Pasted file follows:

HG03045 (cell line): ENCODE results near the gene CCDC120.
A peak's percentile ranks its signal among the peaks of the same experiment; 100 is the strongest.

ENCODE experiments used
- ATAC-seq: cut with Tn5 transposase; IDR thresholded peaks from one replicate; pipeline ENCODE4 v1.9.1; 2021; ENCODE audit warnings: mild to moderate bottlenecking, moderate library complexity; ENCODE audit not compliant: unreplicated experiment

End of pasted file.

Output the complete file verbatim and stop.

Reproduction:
HG03045 (cell line): ENCODE results near the gene CCDC120.
A peak's percentile ranks its signal among the peaks of the same experiment; 100 is the strongest.

ENCODE experiments used
- ATAC-seq: cut with Tn5 transposase; IDR thresholded peaks from one replicate; pipeline ENCODE4 v1.9.1; 2021; ENCODE audit warnings: mild to moderate bottlenecking, moderate library complexity; ENCODE audit not compliant: unreplicated experiment